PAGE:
• South Canterbury and Otago’s seas were once healthy with hapuka, crayfish, blue cod and paua being easily caught from the shores, and thriving populations of whales, Hector’s dolphins and penguins.  No longer is it possible to easily get a feed from the shore without getting very wet. Now is the chance to protect a network of sites that will benefit marine life and allow future generations to experience what past generations once loved.
  • We know Hector’s dolphins and yello-eyed penguins are caught in set nets, and their numbers are declining. Based on the limited observer dataset, Richard and Abraham (2015) estimated fatalities of mainland population yellow-eyed penguins in gillnets to be on average 35 birds per year (range: 16-60 birds) with the largest proportion (c. 70%) taken in nets set for sharks. Fishing is the greatest known human threat to Hector’s and Maui’s dolphins—responsible for about 75 per cent of reported deaths with a known cause. Set nets are the main fishing threat. Dolphins can get entangled in the fine nylon nets and drown. However, there have also been reports of dolphin captures in trawl nets. Marine reserves are safe havens for these treasured species.

Marine reserves are good for tourism

  • Leigh is a great example of the significant tourism income that can flow from marine protection. In a 2009 study, the total output in Rodney dependent on the existence of the marine reserve is estimated to be $18.6 million per year.  Some $ 12.1 million of this is direct spend by visitors and the balance is the result of flow-on effect through the district economy.  Associated with this output is Total Value Added of $8.2 million per year and employment for 173 FTE’s (full time equivalents) in Rodney, including 10 jobs in marine reserve-related activities. Source: http://tinyurl.com/hj9hp68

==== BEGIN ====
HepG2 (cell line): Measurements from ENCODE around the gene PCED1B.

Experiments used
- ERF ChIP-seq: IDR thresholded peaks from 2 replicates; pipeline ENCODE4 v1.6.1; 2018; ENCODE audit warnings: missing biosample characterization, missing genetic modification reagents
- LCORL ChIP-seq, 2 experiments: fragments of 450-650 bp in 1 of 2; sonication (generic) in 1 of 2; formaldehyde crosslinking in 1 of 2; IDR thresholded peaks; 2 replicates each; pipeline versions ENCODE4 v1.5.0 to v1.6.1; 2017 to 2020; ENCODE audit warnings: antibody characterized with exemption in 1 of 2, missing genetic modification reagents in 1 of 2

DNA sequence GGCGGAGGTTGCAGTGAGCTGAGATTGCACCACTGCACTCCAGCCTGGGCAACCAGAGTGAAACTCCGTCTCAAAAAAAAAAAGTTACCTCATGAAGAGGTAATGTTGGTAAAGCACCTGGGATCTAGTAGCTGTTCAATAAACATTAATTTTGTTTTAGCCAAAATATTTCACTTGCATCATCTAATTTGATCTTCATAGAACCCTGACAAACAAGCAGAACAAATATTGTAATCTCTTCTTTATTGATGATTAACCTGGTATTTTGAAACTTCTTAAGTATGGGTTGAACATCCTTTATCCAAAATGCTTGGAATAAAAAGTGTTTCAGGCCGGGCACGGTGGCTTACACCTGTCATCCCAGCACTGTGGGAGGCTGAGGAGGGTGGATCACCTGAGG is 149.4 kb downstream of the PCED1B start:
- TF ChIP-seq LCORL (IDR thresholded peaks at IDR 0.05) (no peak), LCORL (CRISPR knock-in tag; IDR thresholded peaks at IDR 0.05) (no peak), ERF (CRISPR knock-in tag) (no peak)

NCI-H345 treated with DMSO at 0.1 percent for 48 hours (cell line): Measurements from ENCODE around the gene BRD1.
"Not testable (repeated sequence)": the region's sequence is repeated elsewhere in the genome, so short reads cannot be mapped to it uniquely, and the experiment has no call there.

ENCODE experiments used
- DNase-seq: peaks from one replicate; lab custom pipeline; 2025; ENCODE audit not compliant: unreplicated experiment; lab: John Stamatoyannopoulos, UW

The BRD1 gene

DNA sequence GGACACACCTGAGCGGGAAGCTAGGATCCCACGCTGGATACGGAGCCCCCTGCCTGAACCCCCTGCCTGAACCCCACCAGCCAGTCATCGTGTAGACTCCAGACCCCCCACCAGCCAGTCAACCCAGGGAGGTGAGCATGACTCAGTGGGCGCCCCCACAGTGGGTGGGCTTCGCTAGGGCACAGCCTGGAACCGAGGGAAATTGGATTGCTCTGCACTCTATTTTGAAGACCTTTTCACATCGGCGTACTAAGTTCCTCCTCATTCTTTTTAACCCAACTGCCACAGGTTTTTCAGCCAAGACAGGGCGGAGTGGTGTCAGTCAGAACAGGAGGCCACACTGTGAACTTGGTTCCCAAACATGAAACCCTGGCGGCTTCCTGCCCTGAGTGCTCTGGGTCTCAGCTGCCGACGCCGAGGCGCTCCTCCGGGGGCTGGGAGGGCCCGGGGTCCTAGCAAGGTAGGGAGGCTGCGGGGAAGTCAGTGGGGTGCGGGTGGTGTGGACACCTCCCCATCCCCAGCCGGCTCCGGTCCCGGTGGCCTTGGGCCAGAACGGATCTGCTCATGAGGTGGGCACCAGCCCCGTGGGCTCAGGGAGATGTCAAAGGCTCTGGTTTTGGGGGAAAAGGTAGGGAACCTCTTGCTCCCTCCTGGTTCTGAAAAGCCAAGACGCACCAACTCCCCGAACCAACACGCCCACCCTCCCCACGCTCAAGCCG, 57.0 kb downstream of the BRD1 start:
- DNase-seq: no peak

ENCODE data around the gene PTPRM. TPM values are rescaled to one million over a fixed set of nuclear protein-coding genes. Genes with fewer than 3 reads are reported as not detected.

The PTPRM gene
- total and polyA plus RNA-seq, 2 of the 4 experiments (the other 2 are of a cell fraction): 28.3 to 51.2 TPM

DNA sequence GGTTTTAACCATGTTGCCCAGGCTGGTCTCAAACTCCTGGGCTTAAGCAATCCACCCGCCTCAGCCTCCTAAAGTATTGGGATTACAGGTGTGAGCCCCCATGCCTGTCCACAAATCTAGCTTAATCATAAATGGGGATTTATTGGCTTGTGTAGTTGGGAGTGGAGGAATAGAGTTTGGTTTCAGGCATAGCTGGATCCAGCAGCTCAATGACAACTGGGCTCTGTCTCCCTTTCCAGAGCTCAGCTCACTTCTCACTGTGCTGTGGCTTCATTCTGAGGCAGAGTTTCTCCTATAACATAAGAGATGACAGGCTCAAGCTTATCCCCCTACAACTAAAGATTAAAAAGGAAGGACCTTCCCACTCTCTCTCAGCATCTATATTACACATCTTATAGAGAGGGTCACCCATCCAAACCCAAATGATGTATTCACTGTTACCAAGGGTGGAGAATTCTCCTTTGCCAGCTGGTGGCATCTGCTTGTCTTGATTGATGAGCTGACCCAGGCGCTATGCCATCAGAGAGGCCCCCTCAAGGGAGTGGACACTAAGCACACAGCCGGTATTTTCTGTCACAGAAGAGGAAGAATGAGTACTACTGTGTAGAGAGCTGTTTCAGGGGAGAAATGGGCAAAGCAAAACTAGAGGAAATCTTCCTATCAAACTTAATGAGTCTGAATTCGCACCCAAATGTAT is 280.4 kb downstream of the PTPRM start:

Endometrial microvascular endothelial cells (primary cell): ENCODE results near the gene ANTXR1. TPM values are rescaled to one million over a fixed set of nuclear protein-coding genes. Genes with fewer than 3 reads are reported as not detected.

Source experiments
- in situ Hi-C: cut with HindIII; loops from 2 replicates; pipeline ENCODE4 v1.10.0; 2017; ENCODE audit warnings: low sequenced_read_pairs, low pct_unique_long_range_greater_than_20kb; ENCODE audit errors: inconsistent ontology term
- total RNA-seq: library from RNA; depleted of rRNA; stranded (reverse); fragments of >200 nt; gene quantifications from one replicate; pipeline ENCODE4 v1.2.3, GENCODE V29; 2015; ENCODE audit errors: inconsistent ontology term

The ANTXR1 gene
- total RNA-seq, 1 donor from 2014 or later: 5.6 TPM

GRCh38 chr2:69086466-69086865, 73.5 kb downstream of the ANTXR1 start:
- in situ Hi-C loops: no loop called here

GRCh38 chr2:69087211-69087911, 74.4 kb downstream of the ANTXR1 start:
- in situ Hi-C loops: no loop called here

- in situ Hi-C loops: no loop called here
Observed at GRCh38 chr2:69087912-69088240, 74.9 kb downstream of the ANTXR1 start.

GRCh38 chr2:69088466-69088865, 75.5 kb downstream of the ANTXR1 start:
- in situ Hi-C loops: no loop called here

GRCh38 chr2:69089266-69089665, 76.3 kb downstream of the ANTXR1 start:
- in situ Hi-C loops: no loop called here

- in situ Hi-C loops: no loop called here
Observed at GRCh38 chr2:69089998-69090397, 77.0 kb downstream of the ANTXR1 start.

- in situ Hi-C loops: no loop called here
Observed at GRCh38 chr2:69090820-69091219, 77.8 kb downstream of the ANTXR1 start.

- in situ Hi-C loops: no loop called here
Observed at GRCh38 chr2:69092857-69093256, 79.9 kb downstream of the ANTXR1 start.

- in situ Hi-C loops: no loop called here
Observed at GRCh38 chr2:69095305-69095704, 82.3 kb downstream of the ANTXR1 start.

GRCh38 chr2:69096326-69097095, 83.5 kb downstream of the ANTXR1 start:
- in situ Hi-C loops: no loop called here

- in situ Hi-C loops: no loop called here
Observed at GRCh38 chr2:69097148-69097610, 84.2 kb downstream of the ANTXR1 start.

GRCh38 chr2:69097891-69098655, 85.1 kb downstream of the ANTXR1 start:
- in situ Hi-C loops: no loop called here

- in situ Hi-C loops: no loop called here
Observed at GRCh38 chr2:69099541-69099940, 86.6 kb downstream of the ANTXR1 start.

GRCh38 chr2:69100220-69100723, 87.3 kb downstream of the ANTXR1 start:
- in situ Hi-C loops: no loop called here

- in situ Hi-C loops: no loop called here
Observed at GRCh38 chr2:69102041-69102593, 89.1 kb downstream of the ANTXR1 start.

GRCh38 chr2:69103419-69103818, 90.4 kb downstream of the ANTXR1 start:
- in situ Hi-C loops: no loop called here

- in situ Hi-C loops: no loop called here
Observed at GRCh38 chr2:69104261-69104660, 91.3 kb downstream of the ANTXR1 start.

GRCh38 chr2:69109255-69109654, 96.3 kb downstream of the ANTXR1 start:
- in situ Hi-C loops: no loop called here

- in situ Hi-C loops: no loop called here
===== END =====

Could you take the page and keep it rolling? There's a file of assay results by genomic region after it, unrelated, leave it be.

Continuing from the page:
Marine reserves are good for recreational fishing

  • Marine reserves achieve big, old fish which are the most fertile and contribute significant of larvae to replenish fished populations. No take zones benefit the surrounding areas in terms of overflow and catch availability.